Unarmed Crisis Response Team Proposed to Divert Non-Violent Calls from LAPD

The effort to coordinate a new approach to non-violent calls for service continues with a proposal led by Councilman Mitch O’Farrell

The effort to coordinate a new approach to non-violent calls for service continues

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Los Angeles could soon have an Office of Unarmed Response and Safety to streamline efforts to respond to non-violent situations with a services-led approach rather than armed police officers, under a motion introduced Wednesday by seven council members. The effort, led by Councilman Mitch O’Farrell, would build on previous council plans to create unarmed crisis-response models.

A motion introduced in the summer of 2020 following the death of George Floyd while in Minneapolis police custody called for non-violent calls to be diverted from the Los Angeles Police Department. The goal of Wednesday’s motion also supported by Council President Nury Martinez and members Monica Rodriguez, Kevin de León, Bob Blumenfield, Curren Price and Nithya Raman, is to unite existing initiatives and implement a citywide unarmed response model.

“Since our original motion in summer 2020, our goal has always been to establish a coordinated, long-term solution for unarmed crisis response one that uses our police for appropriate situations and not a catch-all for every issue,” Martinez said. “We’ve seen that new, innovative programs struggle from a lack of coordination within the city’s existing efforts and services. By creating this office, we can ensure that all crisis response efforts can collaboratively deliver Angelenos the services they need so that we can become a safer Los Angeles for all.”

The office would ensure around-the-clock coordination and deployment of unarmed response specialists to non-violent calls for service, as well as collaboration with 911 dispatchers, and seek to address barriers for serving high-need communities by improving coordination between agencies, according to the motion. The office would also incorporate the various related models and pilot programs currently deployed in the city.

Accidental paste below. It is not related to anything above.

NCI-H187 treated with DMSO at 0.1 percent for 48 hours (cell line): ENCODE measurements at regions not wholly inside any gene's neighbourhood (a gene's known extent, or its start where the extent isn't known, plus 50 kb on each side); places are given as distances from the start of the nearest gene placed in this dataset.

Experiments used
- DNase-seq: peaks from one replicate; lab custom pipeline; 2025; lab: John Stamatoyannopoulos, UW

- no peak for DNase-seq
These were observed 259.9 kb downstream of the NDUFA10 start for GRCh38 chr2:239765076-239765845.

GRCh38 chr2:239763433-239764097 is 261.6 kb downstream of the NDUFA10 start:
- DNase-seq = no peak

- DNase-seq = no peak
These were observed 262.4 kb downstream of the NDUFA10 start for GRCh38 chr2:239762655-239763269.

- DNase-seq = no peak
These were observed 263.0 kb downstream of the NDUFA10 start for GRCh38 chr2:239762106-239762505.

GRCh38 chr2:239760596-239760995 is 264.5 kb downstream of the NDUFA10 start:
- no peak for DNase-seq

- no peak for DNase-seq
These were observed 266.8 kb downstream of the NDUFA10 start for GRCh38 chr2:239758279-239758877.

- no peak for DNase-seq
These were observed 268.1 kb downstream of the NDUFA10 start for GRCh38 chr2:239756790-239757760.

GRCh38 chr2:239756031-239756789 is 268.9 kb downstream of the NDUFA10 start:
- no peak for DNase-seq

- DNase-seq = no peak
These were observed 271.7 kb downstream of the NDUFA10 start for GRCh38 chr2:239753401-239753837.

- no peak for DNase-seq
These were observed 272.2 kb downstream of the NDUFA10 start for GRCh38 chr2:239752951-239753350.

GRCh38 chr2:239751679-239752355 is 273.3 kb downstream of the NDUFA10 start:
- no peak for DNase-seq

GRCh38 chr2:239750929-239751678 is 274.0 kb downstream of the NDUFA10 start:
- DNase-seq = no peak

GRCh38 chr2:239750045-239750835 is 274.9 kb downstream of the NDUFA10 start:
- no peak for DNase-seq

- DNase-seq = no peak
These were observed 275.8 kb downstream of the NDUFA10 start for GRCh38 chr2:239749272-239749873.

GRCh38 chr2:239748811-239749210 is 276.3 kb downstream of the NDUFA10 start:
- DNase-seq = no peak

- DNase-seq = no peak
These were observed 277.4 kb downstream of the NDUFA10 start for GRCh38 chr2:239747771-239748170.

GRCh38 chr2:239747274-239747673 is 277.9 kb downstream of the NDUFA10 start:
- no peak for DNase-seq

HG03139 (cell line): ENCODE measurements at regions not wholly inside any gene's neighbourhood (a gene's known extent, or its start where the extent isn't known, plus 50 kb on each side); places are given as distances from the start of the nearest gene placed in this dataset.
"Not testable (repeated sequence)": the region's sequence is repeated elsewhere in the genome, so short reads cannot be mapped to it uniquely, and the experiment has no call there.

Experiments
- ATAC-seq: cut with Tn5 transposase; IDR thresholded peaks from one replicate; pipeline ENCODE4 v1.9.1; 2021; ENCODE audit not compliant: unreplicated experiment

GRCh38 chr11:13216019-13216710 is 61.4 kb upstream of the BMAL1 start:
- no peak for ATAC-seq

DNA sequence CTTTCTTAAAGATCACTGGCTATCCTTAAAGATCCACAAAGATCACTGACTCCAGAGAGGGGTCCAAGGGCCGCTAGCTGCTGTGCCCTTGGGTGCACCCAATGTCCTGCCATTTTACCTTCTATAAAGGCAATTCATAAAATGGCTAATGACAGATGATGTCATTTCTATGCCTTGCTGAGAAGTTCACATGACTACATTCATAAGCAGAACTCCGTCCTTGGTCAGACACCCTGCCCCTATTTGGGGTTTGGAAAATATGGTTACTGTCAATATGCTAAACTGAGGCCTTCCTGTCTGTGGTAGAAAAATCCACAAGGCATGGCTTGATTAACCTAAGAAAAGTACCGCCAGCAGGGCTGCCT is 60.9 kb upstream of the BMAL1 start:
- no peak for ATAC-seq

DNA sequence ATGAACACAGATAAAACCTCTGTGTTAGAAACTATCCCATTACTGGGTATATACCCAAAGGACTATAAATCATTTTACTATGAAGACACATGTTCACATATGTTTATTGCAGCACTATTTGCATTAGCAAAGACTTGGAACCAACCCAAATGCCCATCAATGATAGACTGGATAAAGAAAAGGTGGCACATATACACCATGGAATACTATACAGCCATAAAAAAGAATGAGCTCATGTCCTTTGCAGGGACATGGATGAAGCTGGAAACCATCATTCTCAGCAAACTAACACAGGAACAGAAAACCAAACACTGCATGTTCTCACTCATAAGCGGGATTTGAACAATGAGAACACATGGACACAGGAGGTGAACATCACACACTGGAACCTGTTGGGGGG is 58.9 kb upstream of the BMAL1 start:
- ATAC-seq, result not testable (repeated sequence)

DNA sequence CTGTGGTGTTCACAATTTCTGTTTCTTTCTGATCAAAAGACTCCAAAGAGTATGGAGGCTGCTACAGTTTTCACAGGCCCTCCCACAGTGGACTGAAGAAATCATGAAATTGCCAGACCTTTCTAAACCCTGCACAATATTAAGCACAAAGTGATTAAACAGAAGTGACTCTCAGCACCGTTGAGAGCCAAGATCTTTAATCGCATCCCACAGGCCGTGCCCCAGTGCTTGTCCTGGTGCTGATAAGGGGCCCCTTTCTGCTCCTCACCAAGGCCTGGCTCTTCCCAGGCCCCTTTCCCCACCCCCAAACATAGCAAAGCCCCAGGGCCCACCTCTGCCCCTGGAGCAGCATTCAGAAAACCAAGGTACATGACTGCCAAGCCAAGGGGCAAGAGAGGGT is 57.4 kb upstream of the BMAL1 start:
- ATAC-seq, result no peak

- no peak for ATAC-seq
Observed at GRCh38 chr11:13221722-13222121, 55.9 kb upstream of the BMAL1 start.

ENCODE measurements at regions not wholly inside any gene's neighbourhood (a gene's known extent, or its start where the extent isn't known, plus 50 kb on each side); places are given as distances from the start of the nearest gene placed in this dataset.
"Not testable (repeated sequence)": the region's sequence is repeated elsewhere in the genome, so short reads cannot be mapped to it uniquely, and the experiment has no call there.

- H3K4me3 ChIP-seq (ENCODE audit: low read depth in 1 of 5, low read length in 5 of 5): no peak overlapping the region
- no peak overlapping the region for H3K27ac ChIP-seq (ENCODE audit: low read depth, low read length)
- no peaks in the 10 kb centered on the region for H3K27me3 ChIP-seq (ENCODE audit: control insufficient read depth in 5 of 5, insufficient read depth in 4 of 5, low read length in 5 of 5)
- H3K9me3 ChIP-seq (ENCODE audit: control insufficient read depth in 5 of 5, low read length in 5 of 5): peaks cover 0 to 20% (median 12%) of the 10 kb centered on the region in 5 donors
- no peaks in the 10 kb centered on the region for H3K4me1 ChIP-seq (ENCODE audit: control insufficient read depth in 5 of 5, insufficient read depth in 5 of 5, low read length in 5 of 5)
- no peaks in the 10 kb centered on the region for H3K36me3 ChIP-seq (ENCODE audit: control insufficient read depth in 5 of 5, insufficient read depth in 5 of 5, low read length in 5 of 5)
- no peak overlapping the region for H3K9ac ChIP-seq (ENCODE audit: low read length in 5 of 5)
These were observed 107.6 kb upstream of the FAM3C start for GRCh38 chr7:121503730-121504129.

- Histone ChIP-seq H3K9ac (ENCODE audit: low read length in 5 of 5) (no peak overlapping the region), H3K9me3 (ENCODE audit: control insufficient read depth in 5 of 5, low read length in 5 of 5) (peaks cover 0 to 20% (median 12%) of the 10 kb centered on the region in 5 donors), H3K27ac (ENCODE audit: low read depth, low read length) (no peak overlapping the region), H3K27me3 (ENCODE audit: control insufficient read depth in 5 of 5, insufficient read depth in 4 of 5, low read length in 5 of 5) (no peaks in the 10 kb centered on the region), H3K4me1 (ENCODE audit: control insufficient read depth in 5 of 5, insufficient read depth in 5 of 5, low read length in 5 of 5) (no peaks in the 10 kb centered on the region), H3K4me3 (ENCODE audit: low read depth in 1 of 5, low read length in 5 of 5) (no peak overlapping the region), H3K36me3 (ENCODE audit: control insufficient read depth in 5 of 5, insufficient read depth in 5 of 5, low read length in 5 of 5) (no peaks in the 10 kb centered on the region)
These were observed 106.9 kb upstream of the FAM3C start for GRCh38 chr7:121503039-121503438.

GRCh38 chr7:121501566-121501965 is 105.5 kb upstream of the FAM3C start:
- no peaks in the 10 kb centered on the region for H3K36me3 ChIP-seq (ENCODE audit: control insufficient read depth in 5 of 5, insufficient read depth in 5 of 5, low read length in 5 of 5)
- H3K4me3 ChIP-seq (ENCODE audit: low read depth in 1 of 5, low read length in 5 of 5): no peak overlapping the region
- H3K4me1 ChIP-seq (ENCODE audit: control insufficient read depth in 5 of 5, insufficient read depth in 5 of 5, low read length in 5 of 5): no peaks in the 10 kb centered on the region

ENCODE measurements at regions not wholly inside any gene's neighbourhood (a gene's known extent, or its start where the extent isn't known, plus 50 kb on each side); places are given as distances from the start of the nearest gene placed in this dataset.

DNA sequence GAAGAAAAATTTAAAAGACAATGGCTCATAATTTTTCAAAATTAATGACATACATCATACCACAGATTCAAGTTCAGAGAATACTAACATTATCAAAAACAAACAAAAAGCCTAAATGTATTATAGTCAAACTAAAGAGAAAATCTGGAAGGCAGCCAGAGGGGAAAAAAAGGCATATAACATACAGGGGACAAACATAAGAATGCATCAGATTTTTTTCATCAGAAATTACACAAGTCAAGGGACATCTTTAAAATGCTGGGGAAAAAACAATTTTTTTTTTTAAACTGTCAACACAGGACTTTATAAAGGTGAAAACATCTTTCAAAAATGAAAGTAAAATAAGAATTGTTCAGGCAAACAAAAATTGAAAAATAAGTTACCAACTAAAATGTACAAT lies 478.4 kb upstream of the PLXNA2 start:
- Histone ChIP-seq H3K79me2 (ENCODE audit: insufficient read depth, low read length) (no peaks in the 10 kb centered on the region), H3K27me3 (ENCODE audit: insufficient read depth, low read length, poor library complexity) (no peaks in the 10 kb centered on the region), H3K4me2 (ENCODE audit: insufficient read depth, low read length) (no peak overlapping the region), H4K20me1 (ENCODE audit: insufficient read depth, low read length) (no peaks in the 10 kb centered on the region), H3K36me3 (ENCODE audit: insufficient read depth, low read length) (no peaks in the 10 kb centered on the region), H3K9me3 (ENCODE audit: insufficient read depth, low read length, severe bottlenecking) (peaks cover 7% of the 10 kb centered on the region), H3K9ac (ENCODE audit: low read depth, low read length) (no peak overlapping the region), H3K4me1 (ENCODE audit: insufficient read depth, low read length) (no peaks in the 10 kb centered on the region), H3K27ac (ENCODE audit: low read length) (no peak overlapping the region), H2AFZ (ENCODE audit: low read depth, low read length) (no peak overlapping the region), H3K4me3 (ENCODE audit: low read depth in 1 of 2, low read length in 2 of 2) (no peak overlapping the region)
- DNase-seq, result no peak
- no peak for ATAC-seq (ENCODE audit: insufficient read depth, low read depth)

According to O’Farrell’s office, the city lacks a “comprehensive response framework” and accountability metrics for unarmed response.

“With a dedicated office to consistently track successes, coordinate and identify funding for these programs, the city will be able to advance long-term, streamlined efforts in unarmed crisis response,” O’Farrell’s office stated.

Price said that reimagining public safety won’t happen overnight, but establishing the office would “solidify the long-term results we all want to see; a system built on compassion, fairness, and transparency.”

“The idea of Reimagining Public Safety was never meant to be a tagline or a way to pacify the heartache constantly felt within Black and Brown communities,” Price said. “It was a promise to Angelenos that they have been seen and heard by city leaders to challenge the status quo, abolish disparities and implement change. Coming together as a collective body and one voice shows the strength and commitment toward seeing this through.”

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